Make a Bench With Built-In Side Tables
A custom bench with side tables serves as a divider for an open-floor-plan living and dining room.
E-mail This Page to Your Friendsx
A link to %this page% was e-mailed
Tools and Materials:
3/4” plywood and 1/8” plywood
3/4” solid poplar for trim
1/8” cork sheets
18” full-extension drawer glides
nail gun with 2” Brad nails and 1-3/8” pin nails
power drill with 1” and 1-1/2” wood screws
sander and sandpaper
stain and polyurethane
12” speed square, tape measure and a 12” level
table saw and a miter saw
1. Build the center support box out of 3/4" plywood. Miter cut all side pieces for the adjoining corners.
- top piece at 18” square
- four sides at 18” x 17-1/4”
- bottom piece at 17-1/4” square
2. Attach the mitered sides with wood glue and 1-3/8” pin nails. Set the bottom piece flush inside the box then secure with glue and pin nails. Set the top piece on top of the sides and secure in the same way.
3. Build the side tables using 3/4" plywood. Miter cut all the side pieces.
- four top and bottom pieces at 16-1/2” x 22-1/2”
- four front and back sides at 18” x 17-1/4"
- four sides at 24” square
4. Attach the mitered sides with wood glue and secure with 1-3/8” pin nails. Set the bottom piece flush inside the box and secure with glue and pin nails. Do the same with the top.
5. Miter cut the 1 x 2 solid poplar trim to wrap around the two side boxes. The trim will sit on top of the box over hanging the sides and creating a recess on top (where the cork liner will sit).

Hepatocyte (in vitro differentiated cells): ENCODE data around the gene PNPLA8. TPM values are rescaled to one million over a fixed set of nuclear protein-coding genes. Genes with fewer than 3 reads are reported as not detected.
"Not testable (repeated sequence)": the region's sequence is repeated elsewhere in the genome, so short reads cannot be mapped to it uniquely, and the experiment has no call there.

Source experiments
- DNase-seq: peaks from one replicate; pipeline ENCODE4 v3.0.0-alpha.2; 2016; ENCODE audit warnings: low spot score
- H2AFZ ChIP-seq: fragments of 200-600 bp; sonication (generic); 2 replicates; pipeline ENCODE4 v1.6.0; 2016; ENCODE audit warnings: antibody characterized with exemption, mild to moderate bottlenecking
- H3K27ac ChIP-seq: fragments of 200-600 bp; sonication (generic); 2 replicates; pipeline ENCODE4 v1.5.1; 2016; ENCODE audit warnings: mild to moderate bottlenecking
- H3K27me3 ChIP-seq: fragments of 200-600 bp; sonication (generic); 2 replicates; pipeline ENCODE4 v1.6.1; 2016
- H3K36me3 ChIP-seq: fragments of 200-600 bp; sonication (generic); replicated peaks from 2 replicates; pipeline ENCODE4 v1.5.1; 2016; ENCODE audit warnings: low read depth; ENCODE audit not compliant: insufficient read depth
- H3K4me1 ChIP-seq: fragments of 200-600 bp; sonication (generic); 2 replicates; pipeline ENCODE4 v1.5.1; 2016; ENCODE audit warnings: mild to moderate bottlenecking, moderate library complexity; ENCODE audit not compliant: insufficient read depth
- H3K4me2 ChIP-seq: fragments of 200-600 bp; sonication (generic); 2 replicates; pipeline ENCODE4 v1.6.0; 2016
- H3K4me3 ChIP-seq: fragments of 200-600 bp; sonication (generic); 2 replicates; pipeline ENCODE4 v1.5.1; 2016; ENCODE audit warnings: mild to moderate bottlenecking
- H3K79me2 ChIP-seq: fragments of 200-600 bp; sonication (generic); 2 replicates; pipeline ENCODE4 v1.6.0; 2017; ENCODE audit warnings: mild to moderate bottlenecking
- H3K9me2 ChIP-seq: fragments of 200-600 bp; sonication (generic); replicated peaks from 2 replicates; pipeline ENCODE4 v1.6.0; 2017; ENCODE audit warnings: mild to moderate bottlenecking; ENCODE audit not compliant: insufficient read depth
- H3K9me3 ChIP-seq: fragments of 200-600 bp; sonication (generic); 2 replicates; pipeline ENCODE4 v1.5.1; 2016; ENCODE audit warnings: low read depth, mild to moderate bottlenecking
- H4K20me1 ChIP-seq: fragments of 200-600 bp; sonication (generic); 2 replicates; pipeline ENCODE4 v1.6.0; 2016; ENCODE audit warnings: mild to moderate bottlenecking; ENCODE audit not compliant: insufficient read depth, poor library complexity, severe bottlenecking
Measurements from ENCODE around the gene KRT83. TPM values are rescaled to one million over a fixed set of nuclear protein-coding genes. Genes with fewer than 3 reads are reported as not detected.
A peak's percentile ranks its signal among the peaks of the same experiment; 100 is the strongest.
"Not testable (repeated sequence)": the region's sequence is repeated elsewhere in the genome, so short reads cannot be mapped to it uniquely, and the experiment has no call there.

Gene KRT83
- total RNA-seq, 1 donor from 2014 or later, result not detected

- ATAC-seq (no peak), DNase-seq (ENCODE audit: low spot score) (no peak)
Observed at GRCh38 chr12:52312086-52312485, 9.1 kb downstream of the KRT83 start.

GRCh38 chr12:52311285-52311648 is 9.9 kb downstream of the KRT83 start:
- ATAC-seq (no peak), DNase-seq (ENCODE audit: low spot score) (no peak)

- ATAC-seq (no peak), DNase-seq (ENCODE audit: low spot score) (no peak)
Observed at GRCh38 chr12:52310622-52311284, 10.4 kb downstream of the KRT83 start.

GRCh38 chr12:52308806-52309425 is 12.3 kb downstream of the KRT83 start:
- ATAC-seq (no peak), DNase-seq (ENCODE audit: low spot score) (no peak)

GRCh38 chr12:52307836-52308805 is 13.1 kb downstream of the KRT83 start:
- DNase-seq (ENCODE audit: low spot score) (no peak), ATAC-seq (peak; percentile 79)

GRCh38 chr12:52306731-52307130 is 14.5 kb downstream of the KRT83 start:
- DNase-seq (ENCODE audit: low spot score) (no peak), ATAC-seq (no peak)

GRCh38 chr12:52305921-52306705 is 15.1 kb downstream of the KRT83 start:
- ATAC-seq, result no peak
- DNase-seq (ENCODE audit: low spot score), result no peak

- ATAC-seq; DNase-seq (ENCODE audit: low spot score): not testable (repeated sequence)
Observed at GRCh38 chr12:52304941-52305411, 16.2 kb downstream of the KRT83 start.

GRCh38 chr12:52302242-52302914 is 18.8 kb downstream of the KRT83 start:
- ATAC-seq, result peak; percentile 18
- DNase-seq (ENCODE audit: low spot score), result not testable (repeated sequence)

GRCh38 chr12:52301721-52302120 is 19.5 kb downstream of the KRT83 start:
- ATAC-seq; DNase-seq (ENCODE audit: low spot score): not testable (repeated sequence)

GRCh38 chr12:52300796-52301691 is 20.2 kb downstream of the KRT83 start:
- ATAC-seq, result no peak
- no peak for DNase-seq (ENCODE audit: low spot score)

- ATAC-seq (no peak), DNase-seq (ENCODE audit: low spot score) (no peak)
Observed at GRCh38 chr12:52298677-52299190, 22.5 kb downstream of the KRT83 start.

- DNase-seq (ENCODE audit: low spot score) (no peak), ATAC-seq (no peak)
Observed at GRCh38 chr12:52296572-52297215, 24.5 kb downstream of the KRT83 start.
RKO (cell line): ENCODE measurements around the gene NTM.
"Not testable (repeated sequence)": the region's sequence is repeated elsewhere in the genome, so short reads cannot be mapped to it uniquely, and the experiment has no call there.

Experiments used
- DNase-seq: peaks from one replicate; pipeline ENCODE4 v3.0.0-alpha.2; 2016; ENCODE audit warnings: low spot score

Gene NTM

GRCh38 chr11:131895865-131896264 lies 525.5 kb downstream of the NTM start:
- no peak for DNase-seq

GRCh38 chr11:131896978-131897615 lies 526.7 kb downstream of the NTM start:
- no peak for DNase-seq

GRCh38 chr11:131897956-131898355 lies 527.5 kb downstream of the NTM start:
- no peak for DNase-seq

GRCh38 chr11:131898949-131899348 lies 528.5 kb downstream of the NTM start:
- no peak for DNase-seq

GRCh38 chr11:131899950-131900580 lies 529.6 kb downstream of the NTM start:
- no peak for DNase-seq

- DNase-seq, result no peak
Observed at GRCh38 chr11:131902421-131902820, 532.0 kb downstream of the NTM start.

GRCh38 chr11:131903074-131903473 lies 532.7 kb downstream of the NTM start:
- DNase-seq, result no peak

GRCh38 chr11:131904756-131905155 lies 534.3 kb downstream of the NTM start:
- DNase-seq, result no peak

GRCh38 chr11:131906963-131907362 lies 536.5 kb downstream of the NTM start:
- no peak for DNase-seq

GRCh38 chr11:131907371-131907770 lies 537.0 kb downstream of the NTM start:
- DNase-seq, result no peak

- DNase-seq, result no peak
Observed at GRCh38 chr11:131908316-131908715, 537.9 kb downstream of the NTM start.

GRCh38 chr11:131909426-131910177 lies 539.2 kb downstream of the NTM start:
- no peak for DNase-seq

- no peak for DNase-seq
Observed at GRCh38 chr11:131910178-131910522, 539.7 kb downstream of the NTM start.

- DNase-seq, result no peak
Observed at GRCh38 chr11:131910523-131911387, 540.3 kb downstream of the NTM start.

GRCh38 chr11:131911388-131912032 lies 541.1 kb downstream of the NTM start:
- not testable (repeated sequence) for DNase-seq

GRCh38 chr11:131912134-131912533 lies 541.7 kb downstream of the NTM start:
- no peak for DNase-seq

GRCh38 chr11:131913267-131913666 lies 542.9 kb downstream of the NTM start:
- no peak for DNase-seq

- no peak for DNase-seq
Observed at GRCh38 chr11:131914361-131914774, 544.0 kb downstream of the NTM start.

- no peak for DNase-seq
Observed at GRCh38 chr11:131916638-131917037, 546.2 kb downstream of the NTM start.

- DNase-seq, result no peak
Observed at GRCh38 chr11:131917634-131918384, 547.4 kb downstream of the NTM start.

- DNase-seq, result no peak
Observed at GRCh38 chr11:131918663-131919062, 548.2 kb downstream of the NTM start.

6. Use wood glue and 1-3/4” pin nails to adhere the trim around the top of each table. The mitered edges should meet snuggly. Use a speed square to ensure proper right angles.
7. Measure the inside of the recessed area on the top each table. Cut squares of 1/8” plywood to that size - ours are 22” x 16”. This plywood will be adhered to the cork to form a large “drink coaster” to fit inside the poplar trim.
8. Use spray adhesive on both the underside of the cork and on the 1/8” plywood to adhere the two together. Use a rubber roller to smooth out the cork and help adhesion. After drying, use a new razorblade to cut the excess cork from the underside.
9. Apply wood glue to the underside of the plywood/cork tops and insert them into place on top of the tables. Secure with 1-3/8” pin nails.
10. Use a table saw to cut the plywood for the bench. Ours measures 72” x 22-1/2”. This piece will span the two larger side boxes with the smaller box attached in the center for added support.
11. Cut two solid poplar trim pieces for each side of the bench. Ours measures 72” x 1” x 2”.
12. Stain and varnish all pieces and let dry completely.
13. Use wood glue and 1-3/4” pin nails to secure the poplar trim to the long sides of the bench piece.
14. Assemble the bench. The small box will be centered below the span of the bench. Adhere it to the underside of the bench piece with wood glue and 1-3/4” pin nails. Cut two pieces of scrap poplar to make ledgers to attach the bench to the two end tables. Ours measure 22-1/2” x 3/4” x 1/2”. Measure and mark a level line on each end of the tables for the ledgers. Use wood glue and 1-1/4” screws to secure the ledgers to the tables. Dry fit the bench with the attached center box to the ledgers. Secure with wood glue and 1-1/4” screws from the underside of the ledgers into the bottom of the bench piece.
Carter Oosterhouse builds a movable bench with wheels and open storage.
Save space and display your prized instruments with these step-by-step instructions.
Should you hire a pro or tackle that home repair yourself? Elbow Room’s Chip Wade weighs in on five common questions for...